Wednesday, September 26, 2018

Tech Sergeant John Chapman, Hero

I never had the pleasure of meeting Tech Sergeant John Chapman or his brave mother, who was featured in a short video, a loving remembrance of her son, sometime after the country graced itself by awarding to Chapman the Medal of Honor.  

We do however share a town: Windsor Locks, a mill town with a characteristic one-sided Main Street, a canal that flows parallel to the Connecticut River, full of perch and snappers in the heat of July. Chapman’s mother says in the video her son was a little Huck-Finnish growing up in Windsor Locks – nothing too serious, but there was a playful and sometimes mischievous spirit in the recent Medal of Honor recipient. When you live by a sun-spangled river and you are a boy in a town in which all eyes lovingly spy you out, Huck lives and breathes in you.

It did not surprise me at all that Windsor Locks had produced a hero, because I bear in my mind a lively remembrance of Dr. Ettore Carniglia, when alive the best diagnostician Connecticut had ever produced. In 1952, the peak year of the poliomyelitis epidemic, there were nearly 60,000 cases throughout America; 3,000 were fatal, and 21,000 left their victims paralyzed. In 1955, Jonas Salk  had invented his polio vaccine. I was just entering my teens when, looking out the window from Suffield Street, I saw a line of kids snaking up North Main Street to Doc Carniglia’s house and office. The Doc was dispensing Salk’s vaccine. Kids who cried when the needle pricked their arms were consoled with a parting gift, candy stored in a large wicker basket by the door.


We all put on our bravest face. It was only much later I discovered Doc always failed to charge the mothers of the poorer residents of the town, and many of us – whose hard working fathers and mothers unstintingly gave their time to the town they loved – were not that far in advance of the poorest residents. But money meant nothing, honor everything.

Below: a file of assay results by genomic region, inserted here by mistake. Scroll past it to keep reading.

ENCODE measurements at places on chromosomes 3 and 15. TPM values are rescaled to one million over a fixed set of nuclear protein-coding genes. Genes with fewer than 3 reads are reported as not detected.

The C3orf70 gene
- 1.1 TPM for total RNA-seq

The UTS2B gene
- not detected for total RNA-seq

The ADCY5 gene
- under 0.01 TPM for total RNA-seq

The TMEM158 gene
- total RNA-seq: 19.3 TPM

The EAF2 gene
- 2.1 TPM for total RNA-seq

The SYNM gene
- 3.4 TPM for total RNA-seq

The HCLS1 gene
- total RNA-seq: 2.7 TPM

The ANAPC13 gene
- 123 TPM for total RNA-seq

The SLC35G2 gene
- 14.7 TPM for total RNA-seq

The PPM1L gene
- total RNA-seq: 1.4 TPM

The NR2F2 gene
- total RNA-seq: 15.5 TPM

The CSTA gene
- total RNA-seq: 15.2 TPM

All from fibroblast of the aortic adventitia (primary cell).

Ella Grasso lived up the street from Carniglia, whose large chestnut trees obligingly surrendered spiked and sheathed nuts we sometimes threw at each other on our way to either St. Mary’s Catholic Grammar School or the public school. Ella became the first woman governor in the nation who was elected in her own right (what a mouthful!), and no one in Windsor Locks  was surprised to hear that she sometimes whipped her caucus into shape with a salty tongue. A lot of salt was dispensed in those days, but never in front of the nuns or the eminences of the town or, it goes without saying, our parents, who did not think it all alarming, or psychologically crippling, to put the fear of God in us, a transaction that was handled expertly and professionally by the nuns. Grasso was struck down by cancer. When she came home to Windsor Locks to die, her heart was full of the fragrance of honor.

When we die, everything falls away, but not the love of a mother or father, not the love of a wife and children – and not honor, which is indestructible.

When presented with the medal honor by President Donald Trump, Chapman's widow Valerie Nessel triumphantly held it above her head. The night before the presentation she had said, “I know John would be extremely humbled. He always put his mission and his teammates above himself.”

Indeed. Ambushed by machine gun fire and a rocket grenade on a mountain in Afghanistan, Chapman's helicopter, carrying a special operations team, was forced to make an emergency crash landing. A member of the team had fallen out of the copter and a rescue was in order. Chapman engaged the enemy and was, his team thought, mortally wounded. But new technology and a later frame by frame examination of the video of the battle showed that Chapman had regained consciousness and continued to engage the enemy. Chapman’s commander and teammate Col. Ken Rodriguez said, “He continued to fight for an hour, he sacrificed his life. We put it all together and determined he clearly deserved a Medal of Honor.”

On Sunday, September 30th at 2:00 pm, at the Amphitheater adjacent to the Town Hall, our town, Windsor Locks, will grace itself by paying tribute at a commemoration ceremony for Master Sergeant John Chapman. It may be some consolation to his widow, his children and his mother to know that courage and suffering and the grace of God has raised him to a higher glory.

He is coming like the glory
of the morning on the wave,
He is wisdom to the mighty
He is honor to the brave,
So the world shall be His footstool
and the soul of wrong His slave,
Our God is marching on.

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